First of all, let me send a shout out to the author, @heltonmc, that’s a hell of a library, congrats on the polynomial work! (I also did some of that working on combustion chemical kinetics functions, polynomials are great, you can check that out here if you’re interested).

So far, the implementation is stuck to the bessel_j0 function, if anyone is interested to contribute, please let me know!

Second, I’ve set the license to MIT, please do let me know if there are any concerns.

Third, a first comment: accuracy is really spot on, it’s nearly always below 1e-6 (relative), 1e-15 (absolute), except in proximity of abs(x) ~ 21 and abs(x) ~ 9.

CPU time comparison on my local machine is reported for the test routine:

INTRINSIC time used: 120.3125 ns/eval, sum(z)=93.821861287174954
PACKAGE time used: 275.0000 ns/eval, sum(z)=93.821864980743882
[bessels] 3 test completed: 2 passed, 1 failed.
STOP -1

I guess I’m a little puzzled by this one, but I don’t really want to enter any CPU time comparison fights… but it seems like maybe a full port of this library will only be interesting if the other functions do perform better than this one.

I have made this comment in other threads, but perhaps it should be stated here too. There are two different goals when implementing the fortran intrinsic functions.

One is to give results that are fast with some minimal expectation of accuracy. If the user needs a more accurate result, then he is expected to write and use his own replacement function.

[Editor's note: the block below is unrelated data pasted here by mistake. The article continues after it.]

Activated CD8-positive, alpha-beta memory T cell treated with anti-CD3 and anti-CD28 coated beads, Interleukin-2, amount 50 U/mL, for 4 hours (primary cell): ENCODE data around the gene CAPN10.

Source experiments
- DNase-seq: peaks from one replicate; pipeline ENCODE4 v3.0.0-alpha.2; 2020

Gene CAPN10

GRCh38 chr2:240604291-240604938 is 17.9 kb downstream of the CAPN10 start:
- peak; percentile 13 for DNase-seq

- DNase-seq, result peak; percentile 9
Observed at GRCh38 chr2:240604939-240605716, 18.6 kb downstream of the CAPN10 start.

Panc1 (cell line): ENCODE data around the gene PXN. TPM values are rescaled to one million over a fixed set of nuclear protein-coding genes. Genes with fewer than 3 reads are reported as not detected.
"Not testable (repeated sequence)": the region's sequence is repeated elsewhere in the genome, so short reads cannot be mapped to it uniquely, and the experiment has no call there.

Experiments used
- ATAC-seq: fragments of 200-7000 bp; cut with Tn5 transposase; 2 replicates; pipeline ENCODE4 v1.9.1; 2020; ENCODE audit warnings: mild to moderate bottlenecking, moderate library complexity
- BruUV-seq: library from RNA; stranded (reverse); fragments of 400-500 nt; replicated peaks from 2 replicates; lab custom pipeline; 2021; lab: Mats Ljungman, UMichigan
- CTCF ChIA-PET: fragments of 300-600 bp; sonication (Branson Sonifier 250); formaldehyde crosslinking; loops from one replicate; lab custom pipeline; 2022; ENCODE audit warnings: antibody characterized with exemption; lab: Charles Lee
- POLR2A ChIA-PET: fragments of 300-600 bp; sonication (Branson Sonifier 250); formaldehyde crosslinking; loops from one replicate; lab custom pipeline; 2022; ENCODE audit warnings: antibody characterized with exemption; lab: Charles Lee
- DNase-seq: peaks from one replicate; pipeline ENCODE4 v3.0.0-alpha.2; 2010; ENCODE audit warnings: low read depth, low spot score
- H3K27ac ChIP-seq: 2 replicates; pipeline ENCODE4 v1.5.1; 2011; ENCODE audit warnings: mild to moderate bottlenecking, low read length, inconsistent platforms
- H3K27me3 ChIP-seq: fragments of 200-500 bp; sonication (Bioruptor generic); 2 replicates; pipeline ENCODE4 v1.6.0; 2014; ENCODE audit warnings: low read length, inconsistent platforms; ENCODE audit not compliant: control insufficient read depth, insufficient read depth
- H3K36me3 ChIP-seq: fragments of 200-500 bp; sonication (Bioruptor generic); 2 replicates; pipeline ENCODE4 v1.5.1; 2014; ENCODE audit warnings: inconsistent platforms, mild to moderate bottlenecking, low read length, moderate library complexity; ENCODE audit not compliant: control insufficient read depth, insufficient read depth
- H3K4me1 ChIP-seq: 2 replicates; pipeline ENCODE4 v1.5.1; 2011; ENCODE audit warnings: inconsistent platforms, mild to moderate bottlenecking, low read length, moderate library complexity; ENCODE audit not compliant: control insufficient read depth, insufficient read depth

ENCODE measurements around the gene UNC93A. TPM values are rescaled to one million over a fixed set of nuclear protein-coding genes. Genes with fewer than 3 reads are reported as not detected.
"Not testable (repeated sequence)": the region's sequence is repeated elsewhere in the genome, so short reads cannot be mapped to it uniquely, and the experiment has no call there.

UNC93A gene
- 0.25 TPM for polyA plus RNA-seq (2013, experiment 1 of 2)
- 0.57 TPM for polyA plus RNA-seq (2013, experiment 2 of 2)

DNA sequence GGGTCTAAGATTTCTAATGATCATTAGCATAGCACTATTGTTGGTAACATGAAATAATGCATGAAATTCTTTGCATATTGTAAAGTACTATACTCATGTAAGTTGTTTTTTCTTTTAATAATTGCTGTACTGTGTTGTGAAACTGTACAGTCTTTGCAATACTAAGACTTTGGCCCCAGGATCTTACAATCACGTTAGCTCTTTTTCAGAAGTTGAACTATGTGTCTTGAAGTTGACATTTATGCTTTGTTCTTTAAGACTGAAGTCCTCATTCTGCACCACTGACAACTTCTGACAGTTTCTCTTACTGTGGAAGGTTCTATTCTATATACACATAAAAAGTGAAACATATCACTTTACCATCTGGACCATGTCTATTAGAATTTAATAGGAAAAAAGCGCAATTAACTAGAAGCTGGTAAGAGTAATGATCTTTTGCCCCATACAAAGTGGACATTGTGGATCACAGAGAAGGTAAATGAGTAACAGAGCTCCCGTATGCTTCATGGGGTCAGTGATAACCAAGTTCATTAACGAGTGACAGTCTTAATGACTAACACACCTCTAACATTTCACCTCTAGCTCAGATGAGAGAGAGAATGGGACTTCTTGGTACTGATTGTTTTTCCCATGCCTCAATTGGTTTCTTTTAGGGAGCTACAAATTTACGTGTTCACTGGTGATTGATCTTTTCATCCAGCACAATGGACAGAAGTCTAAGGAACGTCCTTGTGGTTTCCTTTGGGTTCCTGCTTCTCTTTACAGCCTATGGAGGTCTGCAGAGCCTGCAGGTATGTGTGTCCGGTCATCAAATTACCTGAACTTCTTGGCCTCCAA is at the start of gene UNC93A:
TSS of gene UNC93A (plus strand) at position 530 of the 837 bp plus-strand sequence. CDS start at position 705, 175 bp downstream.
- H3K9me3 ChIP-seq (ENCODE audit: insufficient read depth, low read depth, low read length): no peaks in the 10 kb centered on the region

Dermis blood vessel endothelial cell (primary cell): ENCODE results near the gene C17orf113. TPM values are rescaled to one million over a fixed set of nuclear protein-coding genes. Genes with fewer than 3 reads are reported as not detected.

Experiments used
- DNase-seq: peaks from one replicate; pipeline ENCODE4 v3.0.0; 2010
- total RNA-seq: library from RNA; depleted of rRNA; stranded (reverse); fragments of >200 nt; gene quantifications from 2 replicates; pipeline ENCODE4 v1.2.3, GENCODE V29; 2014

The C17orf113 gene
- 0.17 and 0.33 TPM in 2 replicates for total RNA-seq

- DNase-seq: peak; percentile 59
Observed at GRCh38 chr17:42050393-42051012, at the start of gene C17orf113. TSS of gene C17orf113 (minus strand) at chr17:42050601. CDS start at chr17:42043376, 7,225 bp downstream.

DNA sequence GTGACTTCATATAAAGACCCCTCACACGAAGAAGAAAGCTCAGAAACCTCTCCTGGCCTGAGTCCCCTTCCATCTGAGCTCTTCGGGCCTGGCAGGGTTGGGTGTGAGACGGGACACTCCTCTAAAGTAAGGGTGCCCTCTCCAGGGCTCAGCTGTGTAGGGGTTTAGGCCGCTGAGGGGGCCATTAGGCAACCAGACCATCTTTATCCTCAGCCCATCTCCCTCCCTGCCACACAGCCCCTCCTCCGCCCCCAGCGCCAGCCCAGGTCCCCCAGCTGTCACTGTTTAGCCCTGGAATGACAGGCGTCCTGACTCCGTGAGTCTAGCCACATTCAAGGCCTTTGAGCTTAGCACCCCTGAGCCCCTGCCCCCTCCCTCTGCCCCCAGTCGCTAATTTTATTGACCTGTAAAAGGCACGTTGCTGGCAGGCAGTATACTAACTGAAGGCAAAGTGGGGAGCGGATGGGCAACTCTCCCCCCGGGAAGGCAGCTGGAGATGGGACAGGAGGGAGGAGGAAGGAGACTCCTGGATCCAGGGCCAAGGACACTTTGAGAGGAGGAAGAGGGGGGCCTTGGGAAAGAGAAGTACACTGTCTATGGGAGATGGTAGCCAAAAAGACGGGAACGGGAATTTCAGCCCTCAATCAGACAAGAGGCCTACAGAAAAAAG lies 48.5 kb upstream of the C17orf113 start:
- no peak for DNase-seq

The other is to give results that are as accurate as possible, down to the least significant bit, and as robust as possible (with no unexpected NaNs, overflows, underflows, INFs, memory alignment problems, or memory allocation problems). Then if the user needs a faster result where some of those features are traded away, he is expected to write and use his own replacement function.

In this case, it appears that someone has found a faster way to compute a less accurate result than whatever library function the fortran compiler is using. The ability to do that should not surprise anyone. If instead, someone had found a faster way to compute a more accurate and more robust result, then it would be more interesting.

I agree with you, if one has no need for full 64-bit f.p. accuracy, it’s useful to have faster approximate libraries. That’s what motivated me to test the performance of bessels.jl in fortran.

Took a quick peek. SQPIO2 and nearby entities have ridiculously long decimal representations. You need at most 21 digits for double precision. All of the numerical constants need the _BK kind suffix, i.e.,

Maybe you missed it, but this point was already challenged and expanded upon in the previous thread. The library function that Fortran is using does indeed have on average better accuracy bounds, but it also has a significantly longer tail of low accuracy results than the algorithm that Bessels.jl is using.

This trade off is much more subtle, and it’s hard to say what’s ‘better’ in general without discussing a use-case.